Spend Matters recently ran two surveys (one to procurement/finance practitioners and one to technology providers) in preparation for the launch of the Spend Matters Accounts Payable Automation SolutionMap later in 2019. Many of our questions focused on how users and providers define the bounds of AP automation solutions since there is often a disconnect even within the vendor community — let alone the user community. Accounts payable technology covers many business areas, so the market for the solutions is confusing. It's hard to compare them apples to apples.

Avetta, Browz to Merge: Placing Avetta in the Context of Broader Supplier Management and Risk Management Solutions (Part 3) [PRO]

How does Avetta — and its peers, including ISnetworld and Achilles — fit into the broader supplier management and supply/supply chain risk management technology and solutions universe? This Spend Matters PRO research brief provides insight into all of the components that comprise the supplier management and supplier/supply chain risk management sectors. It then attempts to place Avetta in the context of these two, highly complex solutions markets.

Our analysis includes detailed functional and requirements for each of these areas. Just coming up to speed on our analysis of the merger of Avetta and Browz? See our initial Spend Matters PRO Coverage: Avetta, Browz to Merge: Facts, Figures, Solution & Market Overview (Part 1) and Avetta, Browz to Merge: History and the Growth of Community-Oriented, Network Models (Part 2).

Before placing Avetta (and its peers) in the context of these two solution areas, it is essential to create a level-set definition of each. There is often significant overlap between supplier management solutions and supplier/supply chain risk management solutions, both in capability and in terms of the “what” companies are buying. But in short, here’s what they comprise and how they differ.

Avetta and Browz to Merge: Facts, Figures, Solution & Market Overview (Part 1)  [PRO]

Avetta announced earlier today that it and Browz are merging. Together under the Avetta name, the two providers of supplier management and supply chain risk management will become one of the clear leaders in perhaps the most “under the radar” procurement solutions market. The general focus of these two providers is on supplier and contractor on-boarding, pre-qualification and virtual auditing in support of vendor compliance, environmental, health and safety, risk management and related initiatives. SaaS-based enablement is a component of what Avetta and Browz do, but the real value they bring is based on the network impact and scale economics focused on supplier/contractor intelligence they provide to buyers and suppliers alike on a many-to-many basis.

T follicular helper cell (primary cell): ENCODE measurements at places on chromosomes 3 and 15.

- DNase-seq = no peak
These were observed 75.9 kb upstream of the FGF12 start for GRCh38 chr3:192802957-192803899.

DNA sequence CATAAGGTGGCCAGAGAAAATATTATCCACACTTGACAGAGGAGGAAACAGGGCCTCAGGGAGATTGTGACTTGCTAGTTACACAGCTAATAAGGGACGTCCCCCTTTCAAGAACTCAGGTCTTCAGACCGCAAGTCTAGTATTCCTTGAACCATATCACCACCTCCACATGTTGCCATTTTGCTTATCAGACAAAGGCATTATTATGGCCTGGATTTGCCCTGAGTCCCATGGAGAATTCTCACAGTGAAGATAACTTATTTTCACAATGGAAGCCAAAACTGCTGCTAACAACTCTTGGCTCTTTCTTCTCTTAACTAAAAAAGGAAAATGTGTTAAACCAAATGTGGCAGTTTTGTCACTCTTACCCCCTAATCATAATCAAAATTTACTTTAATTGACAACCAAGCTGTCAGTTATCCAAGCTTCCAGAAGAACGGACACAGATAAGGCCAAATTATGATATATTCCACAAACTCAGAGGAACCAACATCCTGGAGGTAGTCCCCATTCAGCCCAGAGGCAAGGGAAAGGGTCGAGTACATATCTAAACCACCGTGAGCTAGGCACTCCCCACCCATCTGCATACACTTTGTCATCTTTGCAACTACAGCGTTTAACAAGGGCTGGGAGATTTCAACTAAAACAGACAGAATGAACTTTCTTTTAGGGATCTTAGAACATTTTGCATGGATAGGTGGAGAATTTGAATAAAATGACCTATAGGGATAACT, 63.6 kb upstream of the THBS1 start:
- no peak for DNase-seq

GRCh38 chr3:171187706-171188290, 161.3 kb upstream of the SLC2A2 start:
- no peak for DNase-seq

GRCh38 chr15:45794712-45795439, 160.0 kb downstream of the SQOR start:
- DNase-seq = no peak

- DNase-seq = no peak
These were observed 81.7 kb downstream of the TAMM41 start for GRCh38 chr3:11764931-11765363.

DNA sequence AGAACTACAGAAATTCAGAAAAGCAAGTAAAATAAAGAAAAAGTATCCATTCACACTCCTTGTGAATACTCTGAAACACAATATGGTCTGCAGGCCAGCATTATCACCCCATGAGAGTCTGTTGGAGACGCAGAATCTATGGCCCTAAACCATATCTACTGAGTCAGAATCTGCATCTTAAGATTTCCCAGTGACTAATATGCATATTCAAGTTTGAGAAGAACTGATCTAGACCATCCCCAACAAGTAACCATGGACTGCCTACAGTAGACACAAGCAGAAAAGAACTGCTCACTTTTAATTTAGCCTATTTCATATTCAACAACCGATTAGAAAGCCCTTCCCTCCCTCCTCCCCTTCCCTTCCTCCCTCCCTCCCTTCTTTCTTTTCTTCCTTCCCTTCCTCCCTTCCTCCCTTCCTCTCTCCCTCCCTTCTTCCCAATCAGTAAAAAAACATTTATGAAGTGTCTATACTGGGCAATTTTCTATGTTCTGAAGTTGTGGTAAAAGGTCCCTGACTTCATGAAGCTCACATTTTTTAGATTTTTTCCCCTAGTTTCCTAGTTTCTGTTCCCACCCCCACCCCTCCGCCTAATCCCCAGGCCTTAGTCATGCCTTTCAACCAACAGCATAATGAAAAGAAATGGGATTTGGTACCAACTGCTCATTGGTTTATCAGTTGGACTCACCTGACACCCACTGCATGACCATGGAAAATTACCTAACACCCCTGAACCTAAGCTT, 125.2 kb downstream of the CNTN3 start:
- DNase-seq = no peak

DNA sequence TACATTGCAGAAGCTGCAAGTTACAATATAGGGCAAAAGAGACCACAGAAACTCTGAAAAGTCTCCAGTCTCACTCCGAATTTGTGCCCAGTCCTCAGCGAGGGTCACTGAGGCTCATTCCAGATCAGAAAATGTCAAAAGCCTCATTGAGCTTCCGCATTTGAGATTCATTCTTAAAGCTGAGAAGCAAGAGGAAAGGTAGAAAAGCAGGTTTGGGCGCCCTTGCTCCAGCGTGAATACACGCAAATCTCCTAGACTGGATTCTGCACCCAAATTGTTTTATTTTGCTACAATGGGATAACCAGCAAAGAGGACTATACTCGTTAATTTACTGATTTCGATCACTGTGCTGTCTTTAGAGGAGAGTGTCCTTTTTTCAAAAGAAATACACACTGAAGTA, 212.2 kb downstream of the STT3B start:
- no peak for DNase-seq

Avetta, Browz, ISNetworld, Achilles and other similar solution providers compete in this somewhat niche — though quite sizeable and rapidly growing — area of the supplier management and supply chain risk management worlds. While not as well-known as providers like Coupa, Jaggaer and Ivalua (let alone SAP Ariba and Oracle), these four providers — along with a handful of other vertical and geographic specific providers — represent one of the fastest growing $500 million+ procurement solutions markets (2018 revenue), one that the vast majority of procurement and supply chain organizations know quite little about the inner workings of.

For many Spend Matters readers, this really is the largest procurement solutions market you’ve never heard of.

Over the course of the coming weeks, this Spend Matters PRO series will explore the combination of Avetta and Browz and what it means for the market. It will also unpack this market segment and explain how it fits alongside supply chain risk management, supplier information management (SIM), supplier performance management, master data management and adjacent sub-components of the supplier management market. We’ll also provide an outlook for customers of these solutions and for the broader growth of this sector as well (which Avetta pegs at a $14 billion market potential based on a referenced study to McKinsey in a briefing with Spend Matters prior to the deal announcement).

Today, we will start with a quick overview of the Avetta and Browz deal itself (facts/figures, estimated revenues, rationale, analysis, etc.) based on a variety of sources. Part 1 also includes a brief history of both providers and an overview of the current state of this market. For this series, our reference inputs include an interview earlier this week with the CEO of Avetta, John Herr, and over a dozen of other interviews conducted in recent years, as well as existing Spend Matters research (see previous Spend Matters PRO coverage on Avetta: Introduction/Background, Strengths / Weaknesses and Competitive Analysis/Customer Recommendations).

Using Technology to Develop Strategic Supplier Relationships